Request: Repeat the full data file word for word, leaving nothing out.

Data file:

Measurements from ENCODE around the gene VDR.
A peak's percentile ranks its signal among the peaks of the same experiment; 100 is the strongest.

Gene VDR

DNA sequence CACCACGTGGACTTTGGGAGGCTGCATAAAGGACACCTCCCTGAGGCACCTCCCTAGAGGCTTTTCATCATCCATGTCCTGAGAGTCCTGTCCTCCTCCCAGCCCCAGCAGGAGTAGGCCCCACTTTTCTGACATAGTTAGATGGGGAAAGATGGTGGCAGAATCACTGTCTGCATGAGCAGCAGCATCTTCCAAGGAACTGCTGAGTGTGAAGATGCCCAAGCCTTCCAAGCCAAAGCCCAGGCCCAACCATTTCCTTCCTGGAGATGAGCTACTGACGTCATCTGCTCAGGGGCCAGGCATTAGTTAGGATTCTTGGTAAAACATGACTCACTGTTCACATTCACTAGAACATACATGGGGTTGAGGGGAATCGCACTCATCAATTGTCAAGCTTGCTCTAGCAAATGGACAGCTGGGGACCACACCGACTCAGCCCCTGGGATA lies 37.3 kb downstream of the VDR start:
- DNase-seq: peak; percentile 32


Measurements from ENCODE around the gene VDR.
A peak's percentile ranks its signal among the peaks of the same experiment; 100 is the strongest.

Gene VDR

DNA sequence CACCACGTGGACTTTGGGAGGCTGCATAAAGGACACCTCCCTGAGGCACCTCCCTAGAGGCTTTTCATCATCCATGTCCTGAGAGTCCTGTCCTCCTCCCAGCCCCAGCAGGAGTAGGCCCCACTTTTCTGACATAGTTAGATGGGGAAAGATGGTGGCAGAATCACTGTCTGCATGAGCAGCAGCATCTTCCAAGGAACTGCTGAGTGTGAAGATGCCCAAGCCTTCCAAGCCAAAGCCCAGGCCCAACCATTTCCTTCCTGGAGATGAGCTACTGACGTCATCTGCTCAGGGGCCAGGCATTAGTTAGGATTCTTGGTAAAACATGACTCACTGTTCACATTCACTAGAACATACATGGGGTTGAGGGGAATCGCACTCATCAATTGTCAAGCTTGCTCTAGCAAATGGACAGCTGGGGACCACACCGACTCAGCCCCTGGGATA lies 37.3 kb downstream of the VDR start:
- DNase-seq: peak; percentile 32